India proposes using govt food stock to fight global hunger
India has proposed that the World Food Program (WFP) tap the public stocks of countries to ensure food security
Read the full report in LiveMint
India has proposed to assist the World Food Program (WFP) in replenishing its food grain stock from overflowing state-owned granaries in order to assist the organization’s efforts in providing food to the most vulnerable global population amid the COVID-19 crisis.
The draft proposal was in reply to an appeal by the World Trade Organization (WTO) nations to lift the ban on the shipment of food grain for humanitarian aid, said a LiveMint report.
“Since the objective of this draft decision is to make food-aid available to the most vulnerable people in times of a crisis, will this decision also encompass the provision of exports to the WFP from the PSH (public stockholding) of a supplying member?" India asked at the recently concluded General Council meeting of the WTO.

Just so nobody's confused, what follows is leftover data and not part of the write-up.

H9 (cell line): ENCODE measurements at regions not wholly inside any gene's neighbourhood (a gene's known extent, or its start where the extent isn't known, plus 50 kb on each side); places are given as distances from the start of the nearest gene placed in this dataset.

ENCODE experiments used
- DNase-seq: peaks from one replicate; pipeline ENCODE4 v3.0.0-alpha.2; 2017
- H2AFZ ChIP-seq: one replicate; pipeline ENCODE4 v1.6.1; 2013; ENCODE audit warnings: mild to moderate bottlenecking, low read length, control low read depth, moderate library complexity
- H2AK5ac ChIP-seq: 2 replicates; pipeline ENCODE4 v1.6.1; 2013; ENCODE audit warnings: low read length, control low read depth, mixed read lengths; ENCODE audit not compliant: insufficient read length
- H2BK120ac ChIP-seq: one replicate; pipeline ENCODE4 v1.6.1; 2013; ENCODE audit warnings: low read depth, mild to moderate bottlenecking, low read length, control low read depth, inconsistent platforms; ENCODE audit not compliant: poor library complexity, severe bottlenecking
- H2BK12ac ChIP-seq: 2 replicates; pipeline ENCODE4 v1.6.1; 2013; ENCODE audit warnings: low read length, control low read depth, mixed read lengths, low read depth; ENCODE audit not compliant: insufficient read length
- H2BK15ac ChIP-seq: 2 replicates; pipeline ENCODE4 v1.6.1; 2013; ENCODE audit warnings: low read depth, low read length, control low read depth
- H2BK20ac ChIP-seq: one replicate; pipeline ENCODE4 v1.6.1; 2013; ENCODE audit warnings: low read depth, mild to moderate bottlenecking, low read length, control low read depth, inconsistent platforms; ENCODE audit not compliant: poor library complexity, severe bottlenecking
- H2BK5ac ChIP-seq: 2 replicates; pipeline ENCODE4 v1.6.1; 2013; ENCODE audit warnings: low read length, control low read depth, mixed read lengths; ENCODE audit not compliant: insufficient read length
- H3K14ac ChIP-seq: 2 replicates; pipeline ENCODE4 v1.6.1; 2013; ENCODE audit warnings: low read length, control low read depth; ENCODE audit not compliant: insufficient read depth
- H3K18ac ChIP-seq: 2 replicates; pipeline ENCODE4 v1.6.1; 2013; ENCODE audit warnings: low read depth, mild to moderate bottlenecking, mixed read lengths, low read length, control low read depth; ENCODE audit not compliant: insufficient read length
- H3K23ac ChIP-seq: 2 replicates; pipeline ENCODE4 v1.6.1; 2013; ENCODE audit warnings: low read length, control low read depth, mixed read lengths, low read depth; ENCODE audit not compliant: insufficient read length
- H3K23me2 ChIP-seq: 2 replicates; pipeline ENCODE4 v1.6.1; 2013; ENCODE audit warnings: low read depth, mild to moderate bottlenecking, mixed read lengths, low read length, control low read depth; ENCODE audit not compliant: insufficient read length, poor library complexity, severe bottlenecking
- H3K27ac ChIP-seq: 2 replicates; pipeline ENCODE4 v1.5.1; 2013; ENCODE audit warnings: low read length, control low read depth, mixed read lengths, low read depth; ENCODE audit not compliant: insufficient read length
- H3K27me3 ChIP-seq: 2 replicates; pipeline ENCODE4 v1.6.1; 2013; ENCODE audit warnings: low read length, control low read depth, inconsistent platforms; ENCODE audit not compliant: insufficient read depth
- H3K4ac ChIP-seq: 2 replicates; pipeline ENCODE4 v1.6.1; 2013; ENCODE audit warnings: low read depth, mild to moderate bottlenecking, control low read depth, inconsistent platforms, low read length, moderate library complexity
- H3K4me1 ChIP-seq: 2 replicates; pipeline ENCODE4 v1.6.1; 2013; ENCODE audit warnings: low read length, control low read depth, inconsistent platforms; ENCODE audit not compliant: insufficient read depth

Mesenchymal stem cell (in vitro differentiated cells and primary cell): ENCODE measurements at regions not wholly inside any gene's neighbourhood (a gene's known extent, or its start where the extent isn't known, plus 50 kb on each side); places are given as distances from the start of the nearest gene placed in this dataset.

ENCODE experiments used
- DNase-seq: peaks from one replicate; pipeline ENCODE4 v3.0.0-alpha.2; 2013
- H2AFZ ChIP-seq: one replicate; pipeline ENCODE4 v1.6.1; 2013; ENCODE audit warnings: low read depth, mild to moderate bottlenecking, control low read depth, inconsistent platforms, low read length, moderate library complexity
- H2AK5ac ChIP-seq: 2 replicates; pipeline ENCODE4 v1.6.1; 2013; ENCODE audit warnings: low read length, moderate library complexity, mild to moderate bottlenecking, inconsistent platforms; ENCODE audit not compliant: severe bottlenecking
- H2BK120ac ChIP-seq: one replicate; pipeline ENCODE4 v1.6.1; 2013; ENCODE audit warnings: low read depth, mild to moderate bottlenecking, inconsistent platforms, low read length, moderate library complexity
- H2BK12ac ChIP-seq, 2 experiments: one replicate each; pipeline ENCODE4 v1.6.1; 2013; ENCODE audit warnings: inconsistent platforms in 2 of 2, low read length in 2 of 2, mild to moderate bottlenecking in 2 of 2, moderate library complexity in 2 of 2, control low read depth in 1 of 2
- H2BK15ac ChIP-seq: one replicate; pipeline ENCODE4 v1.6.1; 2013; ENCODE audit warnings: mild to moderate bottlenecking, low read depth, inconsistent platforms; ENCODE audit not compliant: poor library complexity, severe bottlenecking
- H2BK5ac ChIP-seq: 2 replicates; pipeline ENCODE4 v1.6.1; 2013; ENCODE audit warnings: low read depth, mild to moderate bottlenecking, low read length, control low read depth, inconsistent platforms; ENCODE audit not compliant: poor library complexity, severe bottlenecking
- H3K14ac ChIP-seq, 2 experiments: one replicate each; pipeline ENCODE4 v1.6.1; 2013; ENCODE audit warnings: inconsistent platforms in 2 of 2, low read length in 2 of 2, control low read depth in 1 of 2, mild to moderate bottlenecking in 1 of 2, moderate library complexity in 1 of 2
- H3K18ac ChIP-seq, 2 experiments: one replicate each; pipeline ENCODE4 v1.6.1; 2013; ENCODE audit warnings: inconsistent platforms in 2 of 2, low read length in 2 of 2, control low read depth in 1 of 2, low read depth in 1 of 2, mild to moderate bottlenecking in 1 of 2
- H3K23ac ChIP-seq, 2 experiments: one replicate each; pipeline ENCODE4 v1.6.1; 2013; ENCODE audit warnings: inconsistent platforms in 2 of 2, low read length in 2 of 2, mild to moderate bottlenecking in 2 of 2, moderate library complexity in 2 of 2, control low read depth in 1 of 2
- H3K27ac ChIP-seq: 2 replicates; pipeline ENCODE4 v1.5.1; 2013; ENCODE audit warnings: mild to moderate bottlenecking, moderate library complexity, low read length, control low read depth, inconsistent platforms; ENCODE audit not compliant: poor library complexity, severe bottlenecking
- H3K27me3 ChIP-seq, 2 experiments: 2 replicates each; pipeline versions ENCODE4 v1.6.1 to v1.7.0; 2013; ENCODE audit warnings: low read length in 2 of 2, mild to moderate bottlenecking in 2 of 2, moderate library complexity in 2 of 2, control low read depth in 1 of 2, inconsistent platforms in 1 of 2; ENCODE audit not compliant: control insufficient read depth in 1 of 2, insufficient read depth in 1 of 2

“This can happen either in the scenario where the WFP is willing to tap the PSH stocks of a supplying member, or when the supplying member can part with some of their PSH stock for humanitarian procurement by the WFP without jeopardizing their domestic food security. Food security is the final objective, and it should not matter which stock it is coming out of as long as the exports are for a non-commercial, humanitarian purpose,” it added.
New Delhi further asked if the decision of not imposing export restriction includes bilateral, non-commercial, humanitarian food assistance provided by a supplying country from its PSH stocks to needy countries or regions out of PSH stocks or not.
The World Food Programme (WFP) is the leading humanitarian organization delivering food assistance in emergencies to save lives and working with communities to improve nutrition, build resilience, and change lives for the better. Each year, WFP assists almost 100 million people in more than 80 countries across Africa, Asia, Latin America, and the Middle-East.
WFP has said that COVID-19 has adversely impacted its supply chain due to measures implemented to reduce the spread of covid-19, in particular at key cargo entry points such as border crossings and ports.